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Frequently Asked Questions About Weight Loss Surgery 

Patients come to Florida Coast Weight Loss Center from Orlando, Jacksonville, Daytona Beach and beyond because they trust that each member of our team is here to support them. We hope that the answers to these frequently asked questions will help you feel more confident and informed as you embark on our weight loss journey. 

What should I expect in the days immediately following weight loss surgery?

During the first few days of your recovery, you should try to start walking as soon as possible after surgery.

It’s common to experience:

Will I be in pain following weight loss surgery?

During the initial recovery period following weight loss surgery, you can expect to experience mild to moderate discomfort. On a scale of 1 to 10, this would fall into the range of 5 or less. It’s common to experience discomfort at or near the incision site, on the left shoulder, and when drinking fluids.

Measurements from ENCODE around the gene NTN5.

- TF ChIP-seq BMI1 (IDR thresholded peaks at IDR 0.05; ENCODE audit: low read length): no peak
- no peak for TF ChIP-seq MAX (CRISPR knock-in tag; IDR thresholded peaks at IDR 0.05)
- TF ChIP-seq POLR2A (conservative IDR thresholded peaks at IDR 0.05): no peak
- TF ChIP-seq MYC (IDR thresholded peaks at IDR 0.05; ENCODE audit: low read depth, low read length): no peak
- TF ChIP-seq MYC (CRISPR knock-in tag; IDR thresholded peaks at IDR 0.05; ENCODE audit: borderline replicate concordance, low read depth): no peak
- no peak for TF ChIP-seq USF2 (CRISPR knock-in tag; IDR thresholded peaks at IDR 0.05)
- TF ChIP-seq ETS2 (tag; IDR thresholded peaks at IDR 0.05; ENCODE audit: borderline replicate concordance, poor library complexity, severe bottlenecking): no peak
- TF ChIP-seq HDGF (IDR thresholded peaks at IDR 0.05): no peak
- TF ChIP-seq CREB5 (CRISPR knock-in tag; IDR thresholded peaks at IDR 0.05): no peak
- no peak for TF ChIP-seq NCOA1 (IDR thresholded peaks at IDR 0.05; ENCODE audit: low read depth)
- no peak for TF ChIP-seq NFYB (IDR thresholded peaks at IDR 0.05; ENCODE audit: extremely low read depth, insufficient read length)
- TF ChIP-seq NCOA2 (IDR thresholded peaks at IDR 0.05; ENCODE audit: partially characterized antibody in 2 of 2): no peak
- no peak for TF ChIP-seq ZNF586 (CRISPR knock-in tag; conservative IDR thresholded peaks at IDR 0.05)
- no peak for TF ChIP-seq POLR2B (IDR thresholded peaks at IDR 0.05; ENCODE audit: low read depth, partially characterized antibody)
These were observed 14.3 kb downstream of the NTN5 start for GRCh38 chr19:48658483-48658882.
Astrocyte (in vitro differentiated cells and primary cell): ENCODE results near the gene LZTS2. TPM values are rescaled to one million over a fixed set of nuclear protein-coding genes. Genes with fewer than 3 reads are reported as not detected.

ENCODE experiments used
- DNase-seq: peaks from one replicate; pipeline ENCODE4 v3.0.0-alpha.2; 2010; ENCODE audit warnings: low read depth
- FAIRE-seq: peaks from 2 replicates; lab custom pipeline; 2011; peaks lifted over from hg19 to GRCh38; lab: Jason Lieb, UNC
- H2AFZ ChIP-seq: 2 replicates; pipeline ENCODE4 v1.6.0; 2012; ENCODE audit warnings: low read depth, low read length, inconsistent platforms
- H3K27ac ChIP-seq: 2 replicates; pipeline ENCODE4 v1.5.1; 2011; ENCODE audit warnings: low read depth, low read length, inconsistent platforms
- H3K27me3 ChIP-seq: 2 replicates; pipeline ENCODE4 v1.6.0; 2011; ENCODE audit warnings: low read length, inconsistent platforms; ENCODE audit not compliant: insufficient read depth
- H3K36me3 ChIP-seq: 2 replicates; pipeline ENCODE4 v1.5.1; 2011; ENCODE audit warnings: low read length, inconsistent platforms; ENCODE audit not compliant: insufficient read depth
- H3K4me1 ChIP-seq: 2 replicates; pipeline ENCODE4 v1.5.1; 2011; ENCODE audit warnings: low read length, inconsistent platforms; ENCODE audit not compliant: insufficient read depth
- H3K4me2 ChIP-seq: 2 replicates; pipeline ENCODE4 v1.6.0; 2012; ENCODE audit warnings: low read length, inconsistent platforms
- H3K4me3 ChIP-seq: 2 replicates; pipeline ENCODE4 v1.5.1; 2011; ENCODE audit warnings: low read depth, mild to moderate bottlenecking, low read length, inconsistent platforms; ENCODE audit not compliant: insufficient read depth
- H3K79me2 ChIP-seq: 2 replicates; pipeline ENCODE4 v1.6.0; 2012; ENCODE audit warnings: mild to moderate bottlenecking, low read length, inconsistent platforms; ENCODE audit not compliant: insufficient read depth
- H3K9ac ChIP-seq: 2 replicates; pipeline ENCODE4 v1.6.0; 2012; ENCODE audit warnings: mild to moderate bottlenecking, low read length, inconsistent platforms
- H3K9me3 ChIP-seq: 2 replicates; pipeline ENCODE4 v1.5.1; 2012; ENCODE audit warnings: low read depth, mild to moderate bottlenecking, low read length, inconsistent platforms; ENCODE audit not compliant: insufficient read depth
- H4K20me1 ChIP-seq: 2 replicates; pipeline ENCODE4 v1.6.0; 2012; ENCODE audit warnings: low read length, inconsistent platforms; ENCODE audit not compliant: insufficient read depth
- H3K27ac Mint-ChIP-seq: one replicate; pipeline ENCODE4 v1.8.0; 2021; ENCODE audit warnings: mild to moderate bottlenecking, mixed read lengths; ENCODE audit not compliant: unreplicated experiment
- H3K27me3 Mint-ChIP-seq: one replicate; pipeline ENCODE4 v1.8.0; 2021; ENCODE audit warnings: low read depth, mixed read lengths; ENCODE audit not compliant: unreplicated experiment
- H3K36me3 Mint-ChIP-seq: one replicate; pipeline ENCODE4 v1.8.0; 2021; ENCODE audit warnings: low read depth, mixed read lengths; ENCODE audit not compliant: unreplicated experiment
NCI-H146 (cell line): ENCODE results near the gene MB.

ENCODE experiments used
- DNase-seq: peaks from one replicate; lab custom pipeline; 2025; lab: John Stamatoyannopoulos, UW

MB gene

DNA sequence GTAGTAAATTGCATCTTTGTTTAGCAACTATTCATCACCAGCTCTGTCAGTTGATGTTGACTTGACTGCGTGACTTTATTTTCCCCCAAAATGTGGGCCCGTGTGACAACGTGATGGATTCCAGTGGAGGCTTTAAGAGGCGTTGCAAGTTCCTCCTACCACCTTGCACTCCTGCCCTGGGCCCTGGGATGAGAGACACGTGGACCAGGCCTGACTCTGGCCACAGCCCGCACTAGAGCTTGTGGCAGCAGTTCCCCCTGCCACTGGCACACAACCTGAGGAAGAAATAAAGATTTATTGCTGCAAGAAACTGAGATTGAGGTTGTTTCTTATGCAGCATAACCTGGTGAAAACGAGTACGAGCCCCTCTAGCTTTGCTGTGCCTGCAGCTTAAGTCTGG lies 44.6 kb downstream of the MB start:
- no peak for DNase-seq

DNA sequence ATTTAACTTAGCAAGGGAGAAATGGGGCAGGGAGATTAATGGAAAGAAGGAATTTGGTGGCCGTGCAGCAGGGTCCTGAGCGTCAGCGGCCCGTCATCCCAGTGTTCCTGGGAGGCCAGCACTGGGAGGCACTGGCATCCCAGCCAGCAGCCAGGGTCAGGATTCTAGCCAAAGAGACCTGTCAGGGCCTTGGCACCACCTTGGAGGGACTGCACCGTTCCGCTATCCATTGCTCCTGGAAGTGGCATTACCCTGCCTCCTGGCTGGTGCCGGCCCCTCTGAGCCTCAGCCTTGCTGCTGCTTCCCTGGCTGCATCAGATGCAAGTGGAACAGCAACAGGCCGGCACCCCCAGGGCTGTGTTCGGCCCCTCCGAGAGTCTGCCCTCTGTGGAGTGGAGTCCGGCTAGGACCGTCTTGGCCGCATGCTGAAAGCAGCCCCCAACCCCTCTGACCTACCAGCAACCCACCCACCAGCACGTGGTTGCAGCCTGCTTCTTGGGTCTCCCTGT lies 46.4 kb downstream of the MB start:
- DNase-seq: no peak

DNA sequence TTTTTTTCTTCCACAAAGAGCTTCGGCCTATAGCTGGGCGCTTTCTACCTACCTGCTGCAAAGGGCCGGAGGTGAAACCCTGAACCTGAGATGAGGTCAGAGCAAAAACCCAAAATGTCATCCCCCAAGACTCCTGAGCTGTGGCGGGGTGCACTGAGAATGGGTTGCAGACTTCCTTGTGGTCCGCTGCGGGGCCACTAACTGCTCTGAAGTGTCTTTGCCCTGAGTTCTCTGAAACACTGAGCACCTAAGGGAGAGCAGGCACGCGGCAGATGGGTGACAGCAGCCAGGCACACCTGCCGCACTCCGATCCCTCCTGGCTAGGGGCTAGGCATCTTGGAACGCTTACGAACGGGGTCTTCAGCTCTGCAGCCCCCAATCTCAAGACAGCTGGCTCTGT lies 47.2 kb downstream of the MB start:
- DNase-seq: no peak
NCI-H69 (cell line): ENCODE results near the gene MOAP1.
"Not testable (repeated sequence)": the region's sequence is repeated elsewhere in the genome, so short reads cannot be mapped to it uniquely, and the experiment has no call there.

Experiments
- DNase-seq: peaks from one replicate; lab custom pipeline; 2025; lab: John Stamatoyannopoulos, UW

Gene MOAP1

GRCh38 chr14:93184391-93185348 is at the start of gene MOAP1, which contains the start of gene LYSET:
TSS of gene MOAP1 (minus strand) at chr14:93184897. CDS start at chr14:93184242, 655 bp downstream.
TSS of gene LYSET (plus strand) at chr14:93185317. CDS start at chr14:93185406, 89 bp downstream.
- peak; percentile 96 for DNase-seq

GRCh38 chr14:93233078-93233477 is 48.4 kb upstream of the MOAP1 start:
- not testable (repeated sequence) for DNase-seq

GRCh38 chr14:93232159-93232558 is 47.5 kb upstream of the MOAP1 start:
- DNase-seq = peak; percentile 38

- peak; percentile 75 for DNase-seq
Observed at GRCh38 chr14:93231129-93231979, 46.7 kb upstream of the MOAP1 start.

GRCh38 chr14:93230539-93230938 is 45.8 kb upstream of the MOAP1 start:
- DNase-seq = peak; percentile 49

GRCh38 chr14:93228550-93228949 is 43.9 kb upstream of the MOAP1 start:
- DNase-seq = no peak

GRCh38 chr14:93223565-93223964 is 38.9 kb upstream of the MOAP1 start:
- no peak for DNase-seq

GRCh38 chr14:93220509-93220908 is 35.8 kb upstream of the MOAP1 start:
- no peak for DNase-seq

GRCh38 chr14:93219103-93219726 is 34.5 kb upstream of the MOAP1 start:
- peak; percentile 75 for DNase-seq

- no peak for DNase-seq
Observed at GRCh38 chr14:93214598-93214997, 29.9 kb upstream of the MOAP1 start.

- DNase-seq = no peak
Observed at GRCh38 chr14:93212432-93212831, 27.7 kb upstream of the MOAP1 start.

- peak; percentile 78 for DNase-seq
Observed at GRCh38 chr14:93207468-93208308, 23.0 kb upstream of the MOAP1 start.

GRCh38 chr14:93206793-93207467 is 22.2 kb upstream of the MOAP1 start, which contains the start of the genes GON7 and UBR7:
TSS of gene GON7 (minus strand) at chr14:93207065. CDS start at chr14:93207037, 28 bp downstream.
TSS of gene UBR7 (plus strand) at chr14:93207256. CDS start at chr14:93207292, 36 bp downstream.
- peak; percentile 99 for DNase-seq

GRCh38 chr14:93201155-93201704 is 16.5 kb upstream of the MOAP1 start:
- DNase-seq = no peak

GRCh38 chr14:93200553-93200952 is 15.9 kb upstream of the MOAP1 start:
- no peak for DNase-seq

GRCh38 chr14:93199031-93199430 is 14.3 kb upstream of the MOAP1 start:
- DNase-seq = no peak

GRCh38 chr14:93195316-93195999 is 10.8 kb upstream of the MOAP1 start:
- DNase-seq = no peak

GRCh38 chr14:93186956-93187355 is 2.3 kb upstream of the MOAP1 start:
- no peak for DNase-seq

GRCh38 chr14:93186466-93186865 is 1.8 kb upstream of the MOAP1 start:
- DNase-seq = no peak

How soon after weight loss surgery can I resume my normal activities?

Will I have digestive problems following bariatric surgery?

  • Belching or productive burps can be caused by not thoroughly chewing your food, eating too quickly, or taking bites that are too large.
  • If food becomes stuck from insufficient chewing, you may experience excessive saliva production in the mouth, which is called frothing or sliming.
man eating healthy

How long after weight loss surgery will I see visible weight loss?

How can I  help my body recover and prevent complications after bariatric surgery?

  • Staying hydrated is critical
  • Remember to take any supplements prescribed